Is Uber a Transportation Service or a Tech Firm? Voters and States Weigh In

Nearly one-third of voters in a recent Morning Consult poll view ride-hailing apps as both a tech company and a transportation service. That view could prove useful for companies like Uber and Lyft as they battle local laws often designed for traditional taxi services.

The poll found that 3 percent of registered voters use ride-hailing apps on an almost daily basis, the same percentage that take taxis nearly every day. When asked if Uber and Lyft are similar to a transportation service like a taxi company or more akin to a tech firm like Facebook or Google, 26 percent chose transportation services and 7 percent said tech firms.

A plurality of voters, 29 percent, said ride-hailing apps qualify as both.

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The results come amid Uber’s courtroom and legislative battles across the country about that very question: Is it a transportation company, tech firm or both?

“As Uber, Lyft, Sidecar and others first deployed in California, the question was were they taxis – and none of them was licensed to operate, so were they illegal taxis – or were they something else?” Catherine J. K. Sandoval, a commissioner for the California Public Utilities Commission, said Tuesday at a Federal Trade Commission sharing-economy workshop in Washington.

She said that in order to deal with the question of how to regulate companies like Uber, her agency crafted the category of “transportation network companies.” She added that the commission drew on its jurisdiction over stagecoaches and charter transportation services to justify regulating the companies.

The idea of ride-hailing apps as a new category of services is catching on in some states.

Last month, Nevada followed in California’s footsteps by creating a similar, hybrid industry label. Gov. Brian Sandoval (R) signed a pair of state laws providing for the regulation of “transportation network companies,” allowing Uber and Lyft to operate their fleets there.

While some cities have passed ride-sharing laws and Congress has stayed mostly silent, Uber has pushed for regulations on the state level that would preempt myriad municipal regulations. The company praised a law signed in April by Tennessee Gov. Bill Haslam (R) that prevents cities there from regulating ride-sharing apps and instead institutes statewide rules.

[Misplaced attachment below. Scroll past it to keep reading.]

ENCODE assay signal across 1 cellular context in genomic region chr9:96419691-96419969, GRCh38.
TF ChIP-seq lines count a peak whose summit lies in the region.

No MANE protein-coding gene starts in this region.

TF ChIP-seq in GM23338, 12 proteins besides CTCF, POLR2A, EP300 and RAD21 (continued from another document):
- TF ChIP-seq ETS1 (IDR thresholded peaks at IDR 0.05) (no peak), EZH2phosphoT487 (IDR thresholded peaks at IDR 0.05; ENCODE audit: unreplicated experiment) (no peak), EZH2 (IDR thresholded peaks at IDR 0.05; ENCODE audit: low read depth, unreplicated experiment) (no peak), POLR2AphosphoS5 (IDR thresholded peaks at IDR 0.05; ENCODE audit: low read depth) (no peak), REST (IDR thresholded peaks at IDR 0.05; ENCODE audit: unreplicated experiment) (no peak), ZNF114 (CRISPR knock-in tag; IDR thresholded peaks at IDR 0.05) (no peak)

Speaking at yesterday’s FTC event, Uber’s head of policy development, Ashwini Chhabra, said ride-hailing apps belong in a category all their own.

“A taxi is not an Uber vehicle is not a jitney is not a black car, because they do different things,” he said. “You can’t street hail an Uber.”

The FTC workshop was designed to broach the topic of new, collaborative commerce platforms that have emerged for everything from transportation to hospitality.

Former chairman of the New York City Taxi and Limo Commission Matthew Daus downplayed the idea of Uber as a unique service.

“This is about a person getting into a car going from point A to point B, paying money for it and a company making a profit,” Daus, who is now an attorney working on transportation issues, said at the FTC event. “That is called transportation for hire.”

The poll was conducted from May 29 through May 31 among a national sample of 2,173 registered voters. Results from the full survey have a margin of error of plus or minus 2 percentage points.

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